Busy is the new fine, or so I’ve heard lately. It used to be when you asked someone how they were doing in casual conversation, they’d say “fine.” Now the answer is more likely to be “busy.”
I hate Busy, the idea and the feeling. But I can feel it creeping up on me. This is a full time of year for most of us, and it just so happens that too many of my own personal and professional projects occur in the next six weeks.
It’s a good kind of busy—which is why I fight the impulse to use that loaded word. It’s the kind that (mostly) comes from having a full life of things I love to do.
But I can only cram so many things I enjoy into the next six weeks, and I’ve having to prioritize even more than usual.
When it feels like I have too much to do and not enough time to do it in, nothing makes me feel “busy”—like I’m spinning my wheels—than when I have a time-consuming task I don’t enjoy.
When that happens (and oh, did it ever happen last week) I fall back on a trick I read on Penelope Trunk’s blog a long time ago. (Note: that post is safe for work and family, but not all her posts are. By a long shot.)
As a spur to creative problem solving, I ask myself, “what would Victoria Beckham do?”
You have to know what a ridiculous question this is for me. I have no idea what Victoria Beckham is up to; the last I heard of her she wore a stylish ensemble to Will and Kate’s wedding. I was never a Spice Girls fan. She’s not exactly my muse. (Although 5 minutes of googling shows she has some serious chops: she was just named Britain’s Entrepreneur of the Year.)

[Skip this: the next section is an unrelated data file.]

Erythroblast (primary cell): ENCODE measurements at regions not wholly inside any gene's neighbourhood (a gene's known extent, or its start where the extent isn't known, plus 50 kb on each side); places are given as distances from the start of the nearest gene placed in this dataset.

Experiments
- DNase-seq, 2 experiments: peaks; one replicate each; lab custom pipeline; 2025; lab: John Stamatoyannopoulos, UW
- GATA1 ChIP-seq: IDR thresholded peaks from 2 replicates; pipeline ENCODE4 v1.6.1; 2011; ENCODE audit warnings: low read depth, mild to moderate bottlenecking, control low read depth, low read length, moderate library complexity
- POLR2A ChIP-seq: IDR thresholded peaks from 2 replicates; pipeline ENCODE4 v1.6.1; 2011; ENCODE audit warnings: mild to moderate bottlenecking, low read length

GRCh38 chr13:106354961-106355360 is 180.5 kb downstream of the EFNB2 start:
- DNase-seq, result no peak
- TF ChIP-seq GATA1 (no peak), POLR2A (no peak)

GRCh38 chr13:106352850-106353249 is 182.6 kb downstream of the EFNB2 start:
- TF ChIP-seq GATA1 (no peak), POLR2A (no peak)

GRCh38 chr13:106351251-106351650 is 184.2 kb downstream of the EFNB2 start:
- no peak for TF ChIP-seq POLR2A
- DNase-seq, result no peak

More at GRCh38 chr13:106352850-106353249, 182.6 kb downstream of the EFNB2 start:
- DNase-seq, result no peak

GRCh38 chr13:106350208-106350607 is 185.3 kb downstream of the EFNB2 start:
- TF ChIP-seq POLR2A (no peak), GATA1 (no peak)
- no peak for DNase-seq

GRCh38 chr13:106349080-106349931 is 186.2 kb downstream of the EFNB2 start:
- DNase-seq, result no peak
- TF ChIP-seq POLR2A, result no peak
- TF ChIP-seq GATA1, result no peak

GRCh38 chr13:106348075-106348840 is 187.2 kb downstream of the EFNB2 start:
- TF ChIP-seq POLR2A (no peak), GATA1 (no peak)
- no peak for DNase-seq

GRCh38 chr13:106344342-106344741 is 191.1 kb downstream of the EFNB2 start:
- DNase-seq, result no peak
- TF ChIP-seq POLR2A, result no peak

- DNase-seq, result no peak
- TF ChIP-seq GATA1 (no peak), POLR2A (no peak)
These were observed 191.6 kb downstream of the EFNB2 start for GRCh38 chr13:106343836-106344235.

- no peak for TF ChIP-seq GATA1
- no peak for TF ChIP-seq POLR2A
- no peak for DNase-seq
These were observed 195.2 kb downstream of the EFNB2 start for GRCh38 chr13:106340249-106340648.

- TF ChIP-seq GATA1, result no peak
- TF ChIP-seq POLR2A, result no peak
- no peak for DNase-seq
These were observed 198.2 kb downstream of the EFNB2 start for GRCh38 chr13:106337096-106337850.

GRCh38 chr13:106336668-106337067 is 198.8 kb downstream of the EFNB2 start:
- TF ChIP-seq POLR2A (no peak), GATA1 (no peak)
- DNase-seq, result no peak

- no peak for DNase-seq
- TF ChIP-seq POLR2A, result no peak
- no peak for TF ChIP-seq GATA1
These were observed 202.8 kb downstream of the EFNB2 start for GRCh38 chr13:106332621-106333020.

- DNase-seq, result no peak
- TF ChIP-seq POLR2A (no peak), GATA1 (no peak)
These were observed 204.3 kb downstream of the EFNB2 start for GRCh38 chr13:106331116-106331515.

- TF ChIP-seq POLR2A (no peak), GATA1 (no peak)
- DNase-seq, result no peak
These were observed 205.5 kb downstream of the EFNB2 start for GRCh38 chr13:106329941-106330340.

That probably makes the mental exercise all the more successful. When I’m having problems figuring out how to get everything done, I ask myself, “What would Victoria Beckham do?”
Trunk says this is really like pretending you have unlimited money to throw at your problems. If money were no obstacle in any given situation, what would you do differently?
Money is an obstacle, of course, and I don’t have options like “let the nanny/butler/chef deal with it” in my repertoire. But I forget about that, and ask myself what Victoria would do if she lost her computer file, forgot to thaw something for dinner, or realized her son’s pants were suddenly two inches too short.
My solution probably doesn’t look a lot like Victoria’s at the end of the day, but just considering what Victoria Beckham would do helps me see things in a new light.
(Hint: my two most frequent answers to WWVD are some variation of “skip it” or “get help”—even if that help comes from a friend/neighbor/babysitter and not my hypothetical trainer/tutor/assistant.)
As far as problem-solving strategies go, this one’s a little crazy. But for me, it’s crazy enough to work.
(Disclaimer: I have friends and mentors and idols of sorts I look up to and ask for advice about the Big Picture stuff, and I recommend you do, too. But for out-of-the-box thinking, Victoria’s my girl. Although now I’m wondering if Jane Austen would fit the bill. How would she deal with my lost scrivener file?)
Do you ever ask yourself “what would _____ do?” What’s your go-to strategy for creative problem solving?